As I mentioned in the introduction, we’re going to use just one scale pattern per scale. While this might seem a little too minimalist for some players, when you understand the guitar’s tuning (what I call the warp factor), you’ll find that one scale pattern covers more than enough of the fretboard for improvisational purposes; plus, you’ll have to try very hard to get lost!
Let’s go through the process with the good old A Minor Pentatonic scale. Remember to get your head around this section before you move on.
It’s a one-octave pattern that shouldn’t take you long to learn if you don’t know it already. The benefits of a smaller piece of information are numerous: it’s quick to learn, you can (and should) be aware of the intervals you’re playing, it forces you to be creative as oppose to just blowing up and down a box pattern, and above all you have a greater sense of control over the information.
If we move this entire pattern to the next set of strings (A-D-G), it remains the same.
So far so good, but if we move to the D-G-B string set, the pattern changes.
When you tune your guitar, you compare the note on the fifth fret with the open string until you get to the B string where you compare the open string with the note on the fourth fret of the G string. This is because the distance between the G and B strings is a major third instead of a fourth like all the other strings. Look at the pattern above again, it’s actually the same pattern offset by one fret. In other words, when a pattern includes notes that fall on the B string, these notes shift up by one fret; therefore, this is the same pattern just warped by the fretboard.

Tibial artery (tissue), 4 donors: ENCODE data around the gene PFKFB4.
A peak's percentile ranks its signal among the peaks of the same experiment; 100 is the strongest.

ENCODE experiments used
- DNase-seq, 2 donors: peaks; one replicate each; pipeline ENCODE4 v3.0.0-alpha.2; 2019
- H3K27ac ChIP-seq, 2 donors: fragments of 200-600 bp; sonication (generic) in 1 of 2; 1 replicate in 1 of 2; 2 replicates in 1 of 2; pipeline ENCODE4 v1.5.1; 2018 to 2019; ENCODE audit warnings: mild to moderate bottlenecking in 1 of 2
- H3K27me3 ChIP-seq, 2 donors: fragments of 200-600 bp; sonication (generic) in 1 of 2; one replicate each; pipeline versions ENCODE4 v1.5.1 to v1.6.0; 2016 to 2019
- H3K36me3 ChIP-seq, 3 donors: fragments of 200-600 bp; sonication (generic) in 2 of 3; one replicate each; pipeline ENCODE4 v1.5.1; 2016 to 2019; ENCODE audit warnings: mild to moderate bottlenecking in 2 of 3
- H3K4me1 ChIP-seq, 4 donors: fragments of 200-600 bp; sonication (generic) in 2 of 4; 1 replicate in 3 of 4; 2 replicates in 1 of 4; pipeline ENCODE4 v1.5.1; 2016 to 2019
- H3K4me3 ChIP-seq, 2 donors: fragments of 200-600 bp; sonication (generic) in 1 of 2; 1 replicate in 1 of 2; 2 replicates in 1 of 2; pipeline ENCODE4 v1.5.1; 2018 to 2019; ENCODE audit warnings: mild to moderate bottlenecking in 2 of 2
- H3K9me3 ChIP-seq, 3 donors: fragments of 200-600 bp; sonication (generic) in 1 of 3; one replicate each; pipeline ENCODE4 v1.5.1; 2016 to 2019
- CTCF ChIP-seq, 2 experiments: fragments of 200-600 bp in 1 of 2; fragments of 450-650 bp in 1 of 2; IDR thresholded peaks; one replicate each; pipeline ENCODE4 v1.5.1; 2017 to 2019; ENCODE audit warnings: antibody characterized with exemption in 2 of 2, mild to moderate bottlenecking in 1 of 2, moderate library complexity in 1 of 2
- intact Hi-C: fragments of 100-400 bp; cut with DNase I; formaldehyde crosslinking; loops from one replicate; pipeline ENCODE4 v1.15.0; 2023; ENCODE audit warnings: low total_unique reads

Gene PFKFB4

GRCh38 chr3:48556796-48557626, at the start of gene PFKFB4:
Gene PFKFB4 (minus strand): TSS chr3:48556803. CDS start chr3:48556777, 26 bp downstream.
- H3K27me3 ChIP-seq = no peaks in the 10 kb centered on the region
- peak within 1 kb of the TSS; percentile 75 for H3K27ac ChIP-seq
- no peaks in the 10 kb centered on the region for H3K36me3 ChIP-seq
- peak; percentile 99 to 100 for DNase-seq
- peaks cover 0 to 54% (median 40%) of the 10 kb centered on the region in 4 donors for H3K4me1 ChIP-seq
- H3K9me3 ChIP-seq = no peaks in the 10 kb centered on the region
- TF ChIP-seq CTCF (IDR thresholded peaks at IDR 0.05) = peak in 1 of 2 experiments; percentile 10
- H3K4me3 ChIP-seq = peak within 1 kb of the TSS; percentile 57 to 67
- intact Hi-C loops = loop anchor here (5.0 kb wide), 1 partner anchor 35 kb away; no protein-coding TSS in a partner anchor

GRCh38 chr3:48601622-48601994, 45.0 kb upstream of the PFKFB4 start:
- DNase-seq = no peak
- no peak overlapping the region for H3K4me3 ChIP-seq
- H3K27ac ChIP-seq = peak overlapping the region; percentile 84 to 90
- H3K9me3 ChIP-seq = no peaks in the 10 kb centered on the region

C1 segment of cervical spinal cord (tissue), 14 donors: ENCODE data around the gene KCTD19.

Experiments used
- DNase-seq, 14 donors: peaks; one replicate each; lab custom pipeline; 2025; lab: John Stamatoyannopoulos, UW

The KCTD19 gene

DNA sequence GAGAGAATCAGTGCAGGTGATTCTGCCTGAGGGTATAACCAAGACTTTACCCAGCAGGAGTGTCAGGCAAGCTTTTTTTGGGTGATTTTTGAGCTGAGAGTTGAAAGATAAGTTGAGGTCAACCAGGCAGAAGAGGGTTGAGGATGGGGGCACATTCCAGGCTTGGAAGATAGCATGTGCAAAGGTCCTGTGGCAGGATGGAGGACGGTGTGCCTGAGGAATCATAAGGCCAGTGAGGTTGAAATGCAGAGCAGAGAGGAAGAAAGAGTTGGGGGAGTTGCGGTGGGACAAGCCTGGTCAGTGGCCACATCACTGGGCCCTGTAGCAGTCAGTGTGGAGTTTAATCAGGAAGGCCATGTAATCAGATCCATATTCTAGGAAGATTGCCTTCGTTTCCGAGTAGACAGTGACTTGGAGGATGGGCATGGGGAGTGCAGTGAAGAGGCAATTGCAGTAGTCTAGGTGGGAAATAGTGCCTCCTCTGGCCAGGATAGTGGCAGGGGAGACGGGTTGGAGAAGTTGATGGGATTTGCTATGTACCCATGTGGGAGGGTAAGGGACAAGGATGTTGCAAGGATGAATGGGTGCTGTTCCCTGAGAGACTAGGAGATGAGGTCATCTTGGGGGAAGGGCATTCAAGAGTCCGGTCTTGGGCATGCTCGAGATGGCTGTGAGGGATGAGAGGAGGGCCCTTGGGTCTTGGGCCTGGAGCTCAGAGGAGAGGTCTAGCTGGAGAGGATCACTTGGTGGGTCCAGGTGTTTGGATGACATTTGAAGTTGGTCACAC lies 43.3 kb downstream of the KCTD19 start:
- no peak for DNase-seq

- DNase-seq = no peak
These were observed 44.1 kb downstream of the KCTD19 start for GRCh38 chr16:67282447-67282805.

If we move this pattern to the G-B-E string set, any note that falls on the B string shifts up one fret with the notes on the E string following suit.
Again, it’s the same pattern just warped by the fretboard.
In the next diagram, you’ll see how all the above patterns fall on the fretboard and cover a fairly large portion of it.
And these are just the patterns that complete themselves! Once you get comfortable with this way of connecting scale patterns, begin to fill in the gaps with the patterns that don’t complete themselves i.e. continue the scale pattern until you run out of fretboard. This will benefit your ability to use this in all keys as once the basic pattern is established, you’ll be able to fill in the gaps instead of learning endless patterns for each key.
There are a couple of schools of thought here. You could use the same, or pretty much the same, fingering pattern for all the above patterns. The main advantage of this is the fact that the same fingers play the same scale degrees in every pattern, which helps you connect your ear to your fingers. The other way to look at this is to just see the pattern (as it’s such a small piece of information) and use any fingering you like to bring the music out of it. I find that if my hand is in a static position, it’s more likely that my improvisations will sound more scalar rather than melodic. Therefore, I’m more likely to ‘see’ the pattern, then come at it with a variety of fingerings, but I’ll leave it up to you to experiment.
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